There is a hole in Fourth Amendment protection that is teetering on the verge of rapid expansion. The omnipresence of technology in the 21st century has made the use of intermediaries necessary for fully participating in society. From sending messages through Facebook to driving past cellular phone towers, many everyday activities involve sharing information about ourselves with the third parties who give us access to new technology. The scope of privacy law, however, has not advanced at a similar pace. In the 1976 case United States v. Miller, (1) the Supreme Court punctured the Fourth Amendment privacy protections set forth in Katz v. United States. (2) In Katz, the Court had extended protection from unreasonable searches and seizures to areas in which a person has a "reasonable expectation of privacy." (3) Nine years later in Miller, the Court decided that there is no legitimate expectation of privacy in information handed over to third parties (in that case, a bank). (4) The Court asserted that "the Fourth Amendment does not prohibit the obtaining of information revealed to a third party and conveyed by him to Government authorities." (5) Smith v. Maryland widened this gap in Fourth Amendment protection to include communication information. (6) The Court stated that there is no reasonable expectation of privacy in numbers dialed into phones, since the dialer is aware that the "phone company has facilities for recording this information" and that it does, in fact, record it. (7)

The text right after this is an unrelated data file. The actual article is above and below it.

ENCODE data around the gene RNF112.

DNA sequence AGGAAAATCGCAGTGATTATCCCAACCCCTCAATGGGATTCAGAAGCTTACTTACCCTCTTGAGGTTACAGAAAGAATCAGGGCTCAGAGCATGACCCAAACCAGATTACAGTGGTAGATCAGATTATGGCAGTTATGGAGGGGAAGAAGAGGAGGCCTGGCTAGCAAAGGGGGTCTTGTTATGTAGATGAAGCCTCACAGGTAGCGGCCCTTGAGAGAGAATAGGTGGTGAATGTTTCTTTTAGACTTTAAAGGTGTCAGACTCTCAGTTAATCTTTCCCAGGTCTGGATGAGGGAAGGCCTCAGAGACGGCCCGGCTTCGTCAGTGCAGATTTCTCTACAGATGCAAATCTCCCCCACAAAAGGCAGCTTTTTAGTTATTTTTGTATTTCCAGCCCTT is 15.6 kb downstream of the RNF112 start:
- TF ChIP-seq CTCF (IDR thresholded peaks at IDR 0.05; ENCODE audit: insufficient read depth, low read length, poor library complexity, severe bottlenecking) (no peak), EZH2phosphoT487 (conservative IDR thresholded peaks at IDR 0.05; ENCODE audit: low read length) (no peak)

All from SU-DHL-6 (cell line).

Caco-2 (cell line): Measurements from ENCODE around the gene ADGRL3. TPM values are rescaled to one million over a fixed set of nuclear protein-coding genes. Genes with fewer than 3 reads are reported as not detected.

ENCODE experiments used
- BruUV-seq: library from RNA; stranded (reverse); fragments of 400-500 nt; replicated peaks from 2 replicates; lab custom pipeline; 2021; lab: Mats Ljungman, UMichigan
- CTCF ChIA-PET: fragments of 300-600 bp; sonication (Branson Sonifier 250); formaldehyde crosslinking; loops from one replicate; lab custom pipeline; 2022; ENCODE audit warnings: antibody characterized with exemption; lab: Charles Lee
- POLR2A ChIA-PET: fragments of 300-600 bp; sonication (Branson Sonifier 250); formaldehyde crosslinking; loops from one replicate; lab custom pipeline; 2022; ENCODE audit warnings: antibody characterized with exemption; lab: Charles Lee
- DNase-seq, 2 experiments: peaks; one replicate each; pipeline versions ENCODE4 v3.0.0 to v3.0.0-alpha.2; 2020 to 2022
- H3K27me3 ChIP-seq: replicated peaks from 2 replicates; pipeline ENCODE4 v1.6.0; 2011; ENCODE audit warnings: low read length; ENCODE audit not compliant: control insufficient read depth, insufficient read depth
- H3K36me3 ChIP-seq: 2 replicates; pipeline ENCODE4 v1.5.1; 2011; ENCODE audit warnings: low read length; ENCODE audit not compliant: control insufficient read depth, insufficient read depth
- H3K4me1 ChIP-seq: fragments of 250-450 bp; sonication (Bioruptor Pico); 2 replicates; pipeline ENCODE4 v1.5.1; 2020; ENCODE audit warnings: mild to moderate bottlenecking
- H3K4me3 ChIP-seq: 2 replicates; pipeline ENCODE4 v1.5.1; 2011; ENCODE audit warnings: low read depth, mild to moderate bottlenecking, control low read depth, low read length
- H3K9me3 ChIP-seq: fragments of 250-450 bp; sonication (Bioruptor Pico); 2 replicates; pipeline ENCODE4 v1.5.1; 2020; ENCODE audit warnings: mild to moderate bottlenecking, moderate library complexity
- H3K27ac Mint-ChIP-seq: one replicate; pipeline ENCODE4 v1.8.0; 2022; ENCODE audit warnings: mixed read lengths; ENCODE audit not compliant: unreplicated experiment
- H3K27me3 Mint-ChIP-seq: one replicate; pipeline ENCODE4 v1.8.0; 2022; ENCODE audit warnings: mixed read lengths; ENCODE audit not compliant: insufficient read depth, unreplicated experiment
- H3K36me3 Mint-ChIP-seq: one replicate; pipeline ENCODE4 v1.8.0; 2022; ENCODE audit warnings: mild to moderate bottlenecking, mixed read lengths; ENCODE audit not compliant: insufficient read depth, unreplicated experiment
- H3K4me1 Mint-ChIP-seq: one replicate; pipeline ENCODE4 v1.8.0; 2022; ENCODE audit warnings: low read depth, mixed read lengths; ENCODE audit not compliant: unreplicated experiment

Miller and Smith have come to stand for the legal theory of the "third party doctrine." Professor Daniel Solove, a leading expert on privacy law, summarized the theory:
This doctrine provides that if information is possessed or known by third parties, then, for purposes of the Fourth Amendment, an individual lacks a reasonable expectation of privacy in the information. In the Information Age, much of what we do is recorded by third parties. The third-party doctrine therefore places an extensive amount of personal information outside the protection of the Fourth Amendment. (8) Since this information lies outside the scope of Fourth Amendment protection, the showing that the government must make to access a citizen's personal information from a trusted third party is an open question.
Most of the academic commentary on third-party doctrine has focused only on communications privacy. (9) This is surprising because the Court originally formulated the third-party exception from Fourth Amendment protection in the context of an individual's financial records held by a bank. (10) In the age of the data breach, financial privacy and security are as important as communications privacy. One reason for the scholarly avoidance of the financial privacy issue could be that Congress, alarmed by the Court's finding in Miller, passed the Right to Financial Privacy Act (11) ("RFPA") to remedy the hole in Fourth Amendment protection left by Miller. (12)